Politics, economics, social expectations, and regional differences in what is considered an individual’s right will continue to hamper globally adopted regulations. But this is an important and valuable effort, which is the one thing everyone agrees in common.  They will continue to slowly align, find tradeoffs, and coalesce for everyone’s benefit.  Patience.  It will be a bumpy ride with false starts and turmoil, but it will get a little better in 2013, then 2014, etc.    
  5. Governments invest heavily in Cyber
    Tech savvy governments have no choice.  They must now invest in cyber technology to defend their systems, people, privacy, and national infrastructure.  Larger governments are investing heavily in offense, defense, detection, infrastructure testing, survivability, intelligence, resilience, SOC/CERT's, Hunter Teams, etc.  They will evolve to both establish and defend their online territory and systems.  As we saw in 2012, many governments are openly recruiting and establishing centers of excellence for the particular skills necessary to reach out and influence or affect others.  In 2013, many such entities will have created and begun training in earnest with viable offensive cyber weapons.  Welcome to the fifth domain of warfare.  There is no going back.   
  6. Regulations increase in depth, breadth, and specificity for high technology
    Technology hardware, software, cloud services, mobile devices, and the data collected from all those sensors will come under regulatory scrutiny.  It won’t all come at once, but it will come.  Privacy, critical infrastructure protection, government systems standards and minimum controls, data aggregation, and remote surveillance will be the first targets for more specific and comprehensive requirements. 

    Many of the current or first generation government regulations were broad in nature.  They are getting more explicit and lengthy.  Ever read the NIST 800 series?  This is not necessarily a bad thing, but bureaucracy can sometimes be slow to respond to rapidly changing environments.  Satisfying regulations is always a start, but never a guarantee of security.  In 2013, we will see more required oversight, business practice investigations, clarity in technical and behavioral requirements, and those out of compliance will be penalized. 

  7. Mobile malware and attacks increase
    No surprises here.  Although it falls into the category of blazingly obvious, it still deserves a call-out.  The rapid adoption of smartphones worldwide has spawned an insatiable vortex of desire for applications and services.  Each an opportunity for attackers.  The rush and competition for product releases has left security as a distant bystander.  This environment is ripe for rampant malware and attacks.  We all will start to see and feel the pain in 2013.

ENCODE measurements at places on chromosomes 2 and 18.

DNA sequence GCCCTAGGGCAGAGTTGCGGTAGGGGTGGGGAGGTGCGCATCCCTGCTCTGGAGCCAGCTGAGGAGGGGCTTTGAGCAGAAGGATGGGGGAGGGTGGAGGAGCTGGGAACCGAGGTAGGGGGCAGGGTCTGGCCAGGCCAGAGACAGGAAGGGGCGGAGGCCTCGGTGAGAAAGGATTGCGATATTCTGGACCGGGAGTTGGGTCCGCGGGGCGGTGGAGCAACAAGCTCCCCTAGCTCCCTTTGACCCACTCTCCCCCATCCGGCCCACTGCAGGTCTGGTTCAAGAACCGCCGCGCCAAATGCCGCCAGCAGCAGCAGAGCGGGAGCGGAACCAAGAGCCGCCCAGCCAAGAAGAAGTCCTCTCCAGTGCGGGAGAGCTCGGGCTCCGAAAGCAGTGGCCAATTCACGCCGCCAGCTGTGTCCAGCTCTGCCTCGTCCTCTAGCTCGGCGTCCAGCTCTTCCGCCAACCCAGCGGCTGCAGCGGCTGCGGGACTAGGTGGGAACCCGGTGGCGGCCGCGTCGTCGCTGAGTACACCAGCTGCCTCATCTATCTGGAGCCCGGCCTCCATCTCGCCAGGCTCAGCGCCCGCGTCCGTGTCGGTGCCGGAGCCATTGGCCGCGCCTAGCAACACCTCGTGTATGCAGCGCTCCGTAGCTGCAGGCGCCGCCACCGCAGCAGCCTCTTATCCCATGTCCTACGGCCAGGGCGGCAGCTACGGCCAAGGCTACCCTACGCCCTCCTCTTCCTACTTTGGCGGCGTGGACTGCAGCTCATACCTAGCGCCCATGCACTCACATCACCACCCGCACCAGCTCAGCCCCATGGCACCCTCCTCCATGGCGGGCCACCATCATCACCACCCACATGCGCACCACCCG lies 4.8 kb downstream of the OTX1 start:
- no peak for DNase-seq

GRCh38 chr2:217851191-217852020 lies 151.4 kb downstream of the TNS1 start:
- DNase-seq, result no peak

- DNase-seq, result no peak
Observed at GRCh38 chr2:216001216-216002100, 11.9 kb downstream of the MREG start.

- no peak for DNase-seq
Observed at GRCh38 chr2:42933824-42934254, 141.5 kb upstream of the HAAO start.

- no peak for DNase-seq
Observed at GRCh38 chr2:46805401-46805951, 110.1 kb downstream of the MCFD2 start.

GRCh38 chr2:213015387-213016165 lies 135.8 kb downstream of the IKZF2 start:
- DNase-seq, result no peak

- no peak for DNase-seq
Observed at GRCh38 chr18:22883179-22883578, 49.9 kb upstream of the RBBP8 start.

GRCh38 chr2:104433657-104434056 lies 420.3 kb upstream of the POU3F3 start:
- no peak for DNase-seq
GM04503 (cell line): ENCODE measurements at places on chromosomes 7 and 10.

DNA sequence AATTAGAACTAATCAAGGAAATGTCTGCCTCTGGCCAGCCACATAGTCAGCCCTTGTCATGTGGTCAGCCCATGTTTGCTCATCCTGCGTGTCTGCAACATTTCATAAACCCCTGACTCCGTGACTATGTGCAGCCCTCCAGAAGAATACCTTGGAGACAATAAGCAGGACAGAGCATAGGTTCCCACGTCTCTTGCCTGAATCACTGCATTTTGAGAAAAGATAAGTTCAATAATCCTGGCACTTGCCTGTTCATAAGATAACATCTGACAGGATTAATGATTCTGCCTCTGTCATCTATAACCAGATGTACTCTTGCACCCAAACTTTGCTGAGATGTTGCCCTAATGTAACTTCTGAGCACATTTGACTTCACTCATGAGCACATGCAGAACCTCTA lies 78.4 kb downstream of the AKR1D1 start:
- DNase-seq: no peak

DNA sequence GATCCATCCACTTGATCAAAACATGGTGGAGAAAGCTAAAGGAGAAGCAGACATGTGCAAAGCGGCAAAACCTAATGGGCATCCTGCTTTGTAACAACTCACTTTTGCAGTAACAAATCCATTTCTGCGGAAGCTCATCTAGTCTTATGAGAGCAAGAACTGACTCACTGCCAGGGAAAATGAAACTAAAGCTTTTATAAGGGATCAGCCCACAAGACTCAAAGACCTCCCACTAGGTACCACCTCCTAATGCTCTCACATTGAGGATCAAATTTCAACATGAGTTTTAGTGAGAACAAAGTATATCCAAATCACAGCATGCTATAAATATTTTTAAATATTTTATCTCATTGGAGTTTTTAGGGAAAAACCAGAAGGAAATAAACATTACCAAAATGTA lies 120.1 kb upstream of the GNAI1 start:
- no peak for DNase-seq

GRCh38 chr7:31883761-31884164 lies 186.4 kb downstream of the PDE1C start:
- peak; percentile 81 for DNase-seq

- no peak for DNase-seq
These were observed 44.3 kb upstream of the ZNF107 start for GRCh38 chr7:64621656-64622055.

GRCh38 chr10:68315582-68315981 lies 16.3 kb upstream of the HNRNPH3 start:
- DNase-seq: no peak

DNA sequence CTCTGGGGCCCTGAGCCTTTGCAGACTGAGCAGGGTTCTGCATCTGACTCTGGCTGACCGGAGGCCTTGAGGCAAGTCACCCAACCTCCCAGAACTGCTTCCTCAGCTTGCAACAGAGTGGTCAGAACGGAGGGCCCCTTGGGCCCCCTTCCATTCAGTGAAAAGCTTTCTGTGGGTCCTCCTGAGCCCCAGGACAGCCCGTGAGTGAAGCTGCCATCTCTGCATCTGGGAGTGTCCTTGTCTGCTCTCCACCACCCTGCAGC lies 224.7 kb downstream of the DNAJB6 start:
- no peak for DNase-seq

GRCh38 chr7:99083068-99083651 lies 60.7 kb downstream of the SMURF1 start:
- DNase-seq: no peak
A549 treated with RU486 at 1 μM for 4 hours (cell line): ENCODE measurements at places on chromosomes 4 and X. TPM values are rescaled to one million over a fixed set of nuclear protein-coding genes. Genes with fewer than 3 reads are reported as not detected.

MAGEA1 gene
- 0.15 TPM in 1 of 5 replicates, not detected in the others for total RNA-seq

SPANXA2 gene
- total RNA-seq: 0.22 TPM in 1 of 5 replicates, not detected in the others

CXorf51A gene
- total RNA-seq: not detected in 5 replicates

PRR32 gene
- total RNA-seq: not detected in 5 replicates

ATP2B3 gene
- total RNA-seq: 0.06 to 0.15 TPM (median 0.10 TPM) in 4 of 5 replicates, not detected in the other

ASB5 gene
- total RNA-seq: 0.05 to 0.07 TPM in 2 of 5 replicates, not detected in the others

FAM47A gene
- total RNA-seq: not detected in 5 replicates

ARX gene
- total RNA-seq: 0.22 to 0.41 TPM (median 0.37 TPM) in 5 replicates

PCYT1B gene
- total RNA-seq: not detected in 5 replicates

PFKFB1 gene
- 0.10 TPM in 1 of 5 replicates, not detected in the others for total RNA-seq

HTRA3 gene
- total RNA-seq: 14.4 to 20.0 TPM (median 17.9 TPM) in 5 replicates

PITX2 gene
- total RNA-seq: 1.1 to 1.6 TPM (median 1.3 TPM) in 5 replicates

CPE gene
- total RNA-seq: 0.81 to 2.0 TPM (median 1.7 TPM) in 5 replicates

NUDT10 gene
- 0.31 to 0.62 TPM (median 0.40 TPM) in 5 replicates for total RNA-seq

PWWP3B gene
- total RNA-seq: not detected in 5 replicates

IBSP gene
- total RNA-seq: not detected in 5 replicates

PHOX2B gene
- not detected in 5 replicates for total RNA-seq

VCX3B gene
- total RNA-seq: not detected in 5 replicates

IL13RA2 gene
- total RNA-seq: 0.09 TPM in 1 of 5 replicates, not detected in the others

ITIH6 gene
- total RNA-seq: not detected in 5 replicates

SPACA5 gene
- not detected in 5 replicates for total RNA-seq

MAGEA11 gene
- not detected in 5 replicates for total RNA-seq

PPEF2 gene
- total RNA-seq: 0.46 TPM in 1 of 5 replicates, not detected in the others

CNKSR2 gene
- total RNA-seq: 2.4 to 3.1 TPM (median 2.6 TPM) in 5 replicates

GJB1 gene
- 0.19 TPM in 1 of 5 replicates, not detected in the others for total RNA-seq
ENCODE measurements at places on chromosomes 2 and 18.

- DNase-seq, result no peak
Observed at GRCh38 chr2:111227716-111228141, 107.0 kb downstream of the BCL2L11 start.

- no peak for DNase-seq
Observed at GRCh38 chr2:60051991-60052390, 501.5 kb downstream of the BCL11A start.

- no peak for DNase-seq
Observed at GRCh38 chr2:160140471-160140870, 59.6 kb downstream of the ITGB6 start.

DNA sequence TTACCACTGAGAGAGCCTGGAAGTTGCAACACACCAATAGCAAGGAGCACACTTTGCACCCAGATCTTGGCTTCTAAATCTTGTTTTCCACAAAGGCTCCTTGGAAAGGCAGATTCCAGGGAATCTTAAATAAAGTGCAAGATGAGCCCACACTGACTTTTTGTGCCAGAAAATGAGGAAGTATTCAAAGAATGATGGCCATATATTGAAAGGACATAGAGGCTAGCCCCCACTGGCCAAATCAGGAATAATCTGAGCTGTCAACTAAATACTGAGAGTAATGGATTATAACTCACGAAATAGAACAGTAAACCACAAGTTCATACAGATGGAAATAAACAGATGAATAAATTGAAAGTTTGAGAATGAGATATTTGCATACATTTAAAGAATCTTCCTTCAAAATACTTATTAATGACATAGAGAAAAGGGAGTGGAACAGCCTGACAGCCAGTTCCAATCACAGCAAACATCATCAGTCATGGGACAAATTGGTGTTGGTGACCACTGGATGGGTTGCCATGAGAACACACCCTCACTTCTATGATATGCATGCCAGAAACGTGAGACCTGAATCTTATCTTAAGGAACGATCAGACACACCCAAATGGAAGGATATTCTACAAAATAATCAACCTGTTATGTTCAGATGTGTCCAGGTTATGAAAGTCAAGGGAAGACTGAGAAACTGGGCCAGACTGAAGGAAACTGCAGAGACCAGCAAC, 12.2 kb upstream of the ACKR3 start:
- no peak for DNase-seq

8. Covert attacks get better, more sophisticated, and tougher to decipher
    Amateur night is over.  Although the vast majority of malware out on the Internet is basic and well understood, this will begin to change.  Sophisticated covert attackers have learned that discovery is the death knell of their malware.  They will take innovative steps to stay hidden, be more resilient, survive counter-attacks, and make it much more challenging for security researchers to understand the inner working of future malware.     
  9. Innovation rules.  Attackers and defenders get better, at a much faster rate than before.
    Investment spurs innovation.  The world is becoming more connected between people and valuable services.  With governments, businesses, and consumers investing in security, the stakes and investment are raised.  Both attackers and defenders will improve to counter their respective adversaries with innovations backed by these investments and opportunities.  The race will simply get faster.  
  10. Patent lawsuits to infiltrate the security services industry?
    Patent lawsuits are rampant in the technology sector.  Will security become the latest target in 2013?  Perhaps.  This prediction will come down to economics.  I will confidently predict more patents will be filed for security in 2013.  Only if a significant paycheck is plausible, will the patent lawsuit community begin to circle.  I give this a 50% chance of seeing a security technology patent lawsuit by the end of the year.

There you have it.  My top 10 predictions for 2013.  Come back in December and we can celebrate together or you can berate me mercilessly.  Either way, it should be a fun and interesting 12 months. 

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Matthew Rosenquist

About Matthew Rosenquist

Matthew Rosenquist is a Cybersecurity Strategist for Intel Corp and benefits from 20+ years in the field of security. He specializes in strategy, measuring value, and developing cost effective capabilities and organizations which deliver optimal levels of security. Matthew helped with the formation of the Intel Security Group, an industry leading organization bringing together security across hardware, firmware, software and services. An outspoken advocate of cybersecurity, he strives to advance the industry and his guidance can be heard at conferences, and found in whitepapers, articles, and blogs.